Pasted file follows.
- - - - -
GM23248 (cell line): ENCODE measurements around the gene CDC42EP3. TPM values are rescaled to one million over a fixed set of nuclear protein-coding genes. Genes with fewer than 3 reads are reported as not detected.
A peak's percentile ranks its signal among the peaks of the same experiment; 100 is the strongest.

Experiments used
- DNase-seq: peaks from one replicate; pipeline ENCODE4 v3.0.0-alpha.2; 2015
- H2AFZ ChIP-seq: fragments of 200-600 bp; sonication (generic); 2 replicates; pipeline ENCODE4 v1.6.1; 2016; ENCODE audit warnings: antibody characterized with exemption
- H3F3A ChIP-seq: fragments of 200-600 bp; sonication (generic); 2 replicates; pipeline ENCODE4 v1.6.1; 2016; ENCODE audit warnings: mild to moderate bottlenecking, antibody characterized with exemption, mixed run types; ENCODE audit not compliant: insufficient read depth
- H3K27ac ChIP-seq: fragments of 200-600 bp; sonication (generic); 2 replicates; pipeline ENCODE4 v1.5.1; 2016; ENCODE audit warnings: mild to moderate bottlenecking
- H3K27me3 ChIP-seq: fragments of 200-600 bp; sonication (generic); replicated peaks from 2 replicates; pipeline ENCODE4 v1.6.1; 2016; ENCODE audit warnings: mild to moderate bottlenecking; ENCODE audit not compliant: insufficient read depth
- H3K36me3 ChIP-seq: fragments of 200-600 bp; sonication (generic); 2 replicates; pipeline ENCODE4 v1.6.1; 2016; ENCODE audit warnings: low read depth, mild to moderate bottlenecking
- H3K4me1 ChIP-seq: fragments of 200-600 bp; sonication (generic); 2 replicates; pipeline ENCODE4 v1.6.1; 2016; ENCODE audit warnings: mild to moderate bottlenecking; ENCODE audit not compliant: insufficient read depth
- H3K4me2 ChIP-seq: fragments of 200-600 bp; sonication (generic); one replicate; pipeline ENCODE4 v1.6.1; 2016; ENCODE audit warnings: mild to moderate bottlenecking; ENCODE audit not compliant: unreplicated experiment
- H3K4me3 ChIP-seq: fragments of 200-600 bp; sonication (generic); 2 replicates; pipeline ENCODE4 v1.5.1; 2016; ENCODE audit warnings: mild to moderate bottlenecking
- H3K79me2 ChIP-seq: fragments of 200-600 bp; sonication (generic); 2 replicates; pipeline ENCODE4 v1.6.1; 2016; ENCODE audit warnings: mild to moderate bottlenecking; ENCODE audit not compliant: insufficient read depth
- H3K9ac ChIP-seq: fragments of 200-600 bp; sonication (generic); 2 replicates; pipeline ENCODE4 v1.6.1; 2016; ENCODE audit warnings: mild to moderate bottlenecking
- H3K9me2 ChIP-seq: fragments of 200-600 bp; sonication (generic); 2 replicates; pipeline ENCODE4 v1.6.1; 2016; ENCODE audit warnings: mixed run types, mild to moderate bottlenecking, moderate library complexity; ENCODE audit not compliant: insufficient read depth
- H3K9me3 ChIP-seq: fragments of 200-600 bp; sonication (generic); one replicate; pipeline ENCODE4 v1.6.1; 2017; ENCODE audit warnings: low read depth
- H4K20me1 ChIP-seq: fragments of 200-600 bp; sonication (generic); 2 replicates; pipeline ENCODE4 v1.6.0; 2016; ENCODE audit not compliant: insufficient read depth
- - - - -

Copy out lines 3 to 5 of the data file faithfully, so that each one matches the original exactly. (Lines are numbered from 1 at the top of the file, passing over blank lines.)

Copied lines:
Experiments used
- DNase-seq: peaks from one replicate; pipeline ENCODE4 v3.0.0-alpha.2; 2015
- H2AFZ ChIP-seq: fragments of 200-600 bp; sonication (generic); 2 replicates; pipeline ENCODE4 v1.6.1; 2016; ENCODE audit warnings: antibody characterized with exemption